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Calfination, the Cubs, and History

Posted By Will Weiss On June 17, 2011 @ 8:49 am In 1: Featured,Bronx Banter,Series Preview,Staff,Will Weiss,Yankees | Comments Disabled


Derek Jeter’s calf injury and ensuing DL trip definitely threw a wrench into his reaching the 3,000-hit milestone in the near future. Given Jeter’s flair for the dramatic and the way the Yankees hit Rangers pitching during the first two games, it would have been fun to see what could have been, especially at home.

Jeter’s two most recent milestones occurred at home. he benefited from home scoring when got his 2,000th on May 26, 2006 against the Kansas City Royals [2], and he broke Lou Gehrig’s franchise record [3] for hits at home on September 11, 2009 against the Orioles.

Another thing that would have been cool: watching Jeter vie for history against the Cubs. Jeter has the most hits of anyone in interleague play, so in a way, it would have been fitting for him to reach 3K over the next batch of games. In addition, Saturday will mark six years to the day that Jeter launched the first and only grand slam of his career [4] to date, a sixth inning shot off of Joe Borowski.

And there is precedent for the Yankees making history during interleague play. A banner year for this was 2003, when first, the Yankees were no-hit by six Houston Astros pitchers in the Bronx. Two nights later, Roger Clemens registered his 4,000th strikeout and 300th win against the Cardinals.

Clemens’ previous start, however, took place in Chicago, against Kerry Wood. It was Clemens’ third chance at 300. It was the marquee game in a series that marked the Yankees’ first visit to Wrigley Field since the 1932 World Series and Babe Ruth’s “called shot”. The Yankees beat Carlos Zambrano in the Friday afternoon opener, and the stage was set for the power matchup on Saturday. Clemens had an upper respiratory infection and there was doubt as to whether he would even start. He did, and he left the game in the seventh inning with a lead and two men on base, giving way to the immortal Juan Acevedo. Acevedo is immortal for what happened next. He delivered a first-pitch fastball to Eric Karros that was promptly returned to Waveland Avenue, and a 2-1 lead was suddenly a 4-2 deficit. That was the final. The following night, the Cubs chased Andy Pettitte after 1 2/3 innings and despite a valiant comeback effort against Mark Prior, it wasn’t enough.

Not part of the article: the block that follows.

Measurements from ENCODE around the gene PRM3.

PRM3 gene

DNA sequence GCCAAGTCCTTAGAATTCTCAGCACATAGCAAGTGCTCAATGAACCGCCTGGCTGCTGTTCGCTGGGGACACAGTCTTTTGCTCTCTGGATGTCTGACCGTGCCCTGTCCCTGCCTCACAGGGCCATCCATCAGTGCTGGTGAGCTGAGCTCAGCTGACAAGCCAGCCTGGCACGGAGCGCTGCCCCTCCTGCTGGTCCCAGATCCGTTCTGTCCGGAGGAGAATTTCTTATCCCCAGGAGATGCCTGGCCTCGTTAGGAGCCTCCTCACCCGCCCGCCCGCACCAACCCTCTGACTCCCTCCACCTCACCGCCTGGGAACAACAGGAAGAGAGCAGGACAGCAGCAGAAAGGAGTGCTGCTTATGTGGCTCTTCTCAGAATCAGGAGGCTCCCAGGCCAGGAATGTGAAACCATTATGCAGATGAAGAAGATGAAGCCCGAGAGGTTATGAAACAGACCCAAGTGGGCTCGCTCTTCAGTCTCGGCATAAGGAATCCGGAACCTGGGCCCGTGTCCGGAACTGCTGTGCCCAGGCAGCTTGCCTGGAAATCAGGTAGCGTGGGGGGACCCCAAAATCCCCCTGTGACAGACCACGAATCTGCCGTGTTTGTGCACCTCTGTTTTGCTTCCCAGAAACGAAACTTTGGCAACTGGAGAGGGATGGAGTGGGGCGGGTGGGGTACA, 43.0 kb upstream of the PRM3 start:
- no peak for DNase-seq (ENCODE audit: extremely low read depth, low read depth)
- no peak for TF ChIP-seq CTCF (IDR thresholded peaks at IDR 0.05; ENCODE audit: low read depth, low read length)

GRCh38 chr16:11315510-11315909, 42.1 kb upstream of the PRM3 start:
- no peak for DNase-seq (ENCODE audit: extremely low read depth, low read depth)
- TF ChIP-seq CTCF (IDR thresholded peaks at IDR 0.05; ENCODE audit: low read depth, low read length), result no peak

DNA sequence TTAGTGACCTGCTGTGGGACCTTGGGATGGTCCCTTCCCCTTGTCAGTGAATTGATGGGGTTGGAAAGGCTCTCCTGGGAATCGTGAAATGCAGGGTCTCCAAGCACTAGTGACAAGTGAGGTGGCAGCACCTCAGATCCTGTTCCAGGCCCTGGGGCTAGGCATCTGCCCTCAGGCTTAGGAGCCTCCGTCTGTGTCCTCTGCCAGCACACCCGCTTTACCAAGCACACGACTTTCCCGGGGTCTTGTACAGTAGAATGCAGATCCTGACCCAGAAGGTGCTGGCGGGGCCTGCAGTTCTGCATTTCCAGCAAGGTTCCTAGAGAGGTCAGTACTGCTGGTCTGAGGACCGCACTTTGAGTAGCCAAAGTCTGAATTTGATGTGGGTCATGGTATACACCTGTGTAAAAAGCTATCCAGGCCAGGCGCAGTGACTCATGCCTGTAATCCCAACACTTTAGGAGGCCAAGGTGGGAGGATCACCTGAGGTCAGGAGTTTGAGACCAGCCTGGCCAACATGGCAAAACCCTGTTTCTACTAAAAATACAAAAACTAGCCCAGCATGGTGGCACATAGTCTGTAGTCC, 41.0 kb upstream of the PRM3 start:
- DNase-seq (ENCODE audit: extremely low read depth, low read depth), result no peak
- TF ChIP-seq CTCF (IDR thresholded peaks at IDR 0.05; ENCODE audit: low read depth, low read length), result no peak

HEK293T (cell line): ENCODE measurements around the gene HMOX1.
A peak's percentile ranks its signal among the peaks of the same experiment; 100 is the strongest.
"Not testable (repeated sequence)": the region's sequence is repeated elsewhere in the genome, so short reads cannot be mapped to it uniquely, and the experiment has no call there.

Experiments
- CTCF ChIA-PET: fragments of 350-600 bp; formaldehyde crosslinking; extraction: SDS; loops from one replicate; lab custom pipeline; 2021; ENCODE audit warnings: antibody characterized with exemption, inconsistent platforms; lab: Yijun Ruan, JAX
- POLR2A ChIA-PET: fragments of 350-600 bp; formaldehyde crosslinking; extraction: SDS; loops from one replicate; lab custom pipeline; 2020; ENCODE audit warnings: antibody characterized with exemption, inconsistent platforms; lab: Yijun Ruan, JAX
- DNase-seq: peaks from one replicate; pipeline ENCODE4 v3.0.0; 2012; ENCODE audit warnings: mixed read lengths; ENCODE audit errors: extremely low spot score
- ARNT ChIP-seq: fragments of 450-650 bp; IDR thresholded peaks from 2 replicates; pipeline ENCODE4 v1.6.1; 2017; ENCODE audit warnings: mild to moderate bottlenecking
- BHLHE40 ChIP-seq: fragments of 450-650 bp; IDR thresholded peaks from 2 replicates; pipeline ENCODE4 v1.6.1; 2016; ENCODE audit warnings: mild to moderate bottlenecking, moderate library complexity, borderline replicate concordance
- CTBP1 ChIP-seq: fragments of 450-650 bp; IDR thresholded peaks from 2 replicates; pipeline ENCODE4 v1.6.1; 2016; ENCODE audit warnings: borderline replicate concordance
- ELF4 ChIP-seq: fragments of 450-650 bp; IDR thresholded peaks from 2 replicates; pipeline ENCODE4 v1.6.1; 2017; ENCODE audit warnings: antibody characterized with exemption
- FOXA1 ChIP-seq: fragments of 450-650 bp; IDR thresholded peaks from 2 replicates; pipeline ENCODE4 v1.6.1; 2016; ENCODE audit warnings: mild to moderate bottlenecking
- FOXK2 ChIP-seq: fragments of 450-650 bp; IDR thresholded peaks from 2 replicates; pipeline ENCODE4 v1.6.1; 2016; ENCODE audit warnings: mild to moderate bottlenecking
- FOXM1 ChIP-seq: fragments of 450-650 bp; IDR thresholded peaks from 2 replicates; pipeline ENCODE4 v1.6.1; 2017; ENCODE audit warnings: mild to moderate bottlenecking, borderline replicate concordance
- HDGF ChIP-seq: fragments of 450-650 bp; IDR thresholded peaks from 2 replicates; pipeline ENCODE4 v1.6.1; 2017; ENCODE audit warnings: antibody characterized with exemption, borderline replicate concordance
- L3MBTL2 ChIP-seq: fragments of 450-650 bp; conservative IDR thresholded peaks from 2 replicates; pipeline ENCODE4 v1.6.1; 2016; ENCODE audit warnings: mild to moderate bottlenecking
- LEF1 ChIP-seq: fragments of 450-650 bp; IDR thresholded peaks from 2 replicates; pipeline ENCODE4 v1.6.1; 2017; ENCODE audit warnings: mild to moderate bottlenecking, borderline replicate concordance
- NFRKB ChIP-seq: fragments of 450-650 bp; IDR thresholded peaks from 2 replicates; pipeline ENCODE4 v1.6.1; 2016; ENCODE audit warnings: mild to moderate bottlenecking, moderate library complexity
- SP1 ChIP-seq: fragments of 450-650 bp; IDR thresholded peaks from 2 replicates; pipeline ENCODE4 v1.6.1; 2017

Fast forward to today, where the Yankees head to Chicago coming off a three-game sweep of the Texas Rangers. They’re currently riding their sixth three-game win streak of the season. Only once, though, have they carried that streak past three. They’re not facing Big Z, Wood and Prior in succession; rather, it’s Doug Davis, Ryan Dempster, and Randy “Please don’t call me Boomer or Kip” Wells. With the Cubs struggling as badly as they are, this could be a weekend where the Yankees add to their winning percentage.

Sadly, no history to watch out for in this series. Only the moments to reflect upon. While the feeling of the games might be empty, at least the stands at Wrigley will be full.

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URL to article: http://www.bronxbanterblog.com/2011/06/17/calfination-the-cubs-and-history/

URLs in this post:

[1] Image: http://bronxbanter.arneson.name/wordpress/wp-content/uploads/2011/06/wrigley.jpg

[2] May 26, 2006 against the Kansas City Royals: http://mlb.mlb.com/news/article.jsp?ymd=20060526&content_id=1473280&vkey=news_mlb&fext=.jsp&c_id=mlb

[3] broke Lou Gehrig’s franchise record: http://www.nytimes.com/2009/09/12/sports/baseball/12yankees.html

[4] only grand slam of his career: http://www.retrosheet.org/boxesetc/2005/B06180NYA2005.htm

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